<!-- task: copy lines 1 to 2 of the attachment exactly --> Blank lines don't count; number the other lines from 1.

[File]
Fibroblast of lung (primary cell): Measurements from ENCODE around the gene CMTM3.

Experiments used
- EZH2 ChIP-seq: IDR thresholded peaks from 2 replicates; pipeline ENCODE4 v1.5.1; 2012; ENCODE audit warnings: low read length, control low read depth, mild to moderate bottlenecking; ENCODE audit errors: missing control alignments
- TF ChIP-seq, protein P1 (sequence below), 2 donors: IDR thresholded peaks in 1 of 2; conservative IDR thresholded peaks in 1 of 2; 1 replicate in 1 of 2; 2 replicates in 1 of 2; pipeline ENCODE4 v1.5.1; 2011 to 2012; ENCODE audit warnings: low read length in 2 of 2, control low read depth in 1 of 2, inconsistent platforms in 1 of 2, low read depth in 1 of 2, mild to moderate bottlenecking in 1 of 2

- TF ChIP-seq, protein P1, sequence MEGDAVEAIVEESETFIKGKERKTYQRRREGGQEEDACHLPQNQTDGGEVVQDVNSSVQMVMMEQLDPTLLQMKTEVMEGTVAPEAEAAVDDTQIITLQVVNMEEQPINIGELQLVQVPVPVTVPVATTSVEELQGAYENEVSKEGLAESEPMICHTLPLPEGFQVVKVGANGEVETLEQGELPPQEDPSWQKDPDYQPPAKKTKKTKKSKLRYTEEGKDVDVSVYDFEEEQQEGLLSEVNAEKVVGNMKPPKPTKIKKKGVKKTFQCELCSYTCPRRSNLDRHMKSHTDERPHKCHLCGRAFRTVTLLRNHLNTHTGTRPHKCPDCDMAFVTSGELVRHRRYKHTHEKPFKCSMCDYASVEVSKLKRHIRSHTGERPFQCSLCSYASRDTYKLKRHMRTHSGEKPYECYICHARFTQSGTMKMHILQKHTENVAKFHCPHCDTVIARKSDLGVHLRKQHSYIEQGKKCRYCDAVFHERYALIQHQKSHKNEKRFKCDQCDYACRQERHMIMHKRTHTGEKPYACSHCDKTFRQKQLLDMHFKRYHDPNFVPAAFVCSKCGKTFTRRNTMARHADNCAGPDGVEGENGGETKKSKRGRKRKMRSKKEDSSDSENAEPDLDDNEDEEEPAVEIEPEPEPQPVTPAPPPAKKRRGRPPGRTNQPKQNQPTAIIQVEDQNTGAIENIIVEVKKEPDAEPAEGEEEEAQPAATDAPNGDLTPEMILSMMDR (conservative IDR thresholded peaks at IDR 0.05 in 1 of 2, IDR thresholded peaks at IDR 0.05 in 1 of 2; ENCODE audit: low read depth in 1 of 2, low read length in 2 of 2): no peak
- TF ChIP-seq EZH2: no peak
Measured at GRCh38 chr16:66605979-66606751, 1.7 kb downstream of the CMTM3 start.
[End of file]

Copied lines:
Fibroblast of lung (primary cell): Measurements from ENCODE around the gene CMTM3.

Experiments used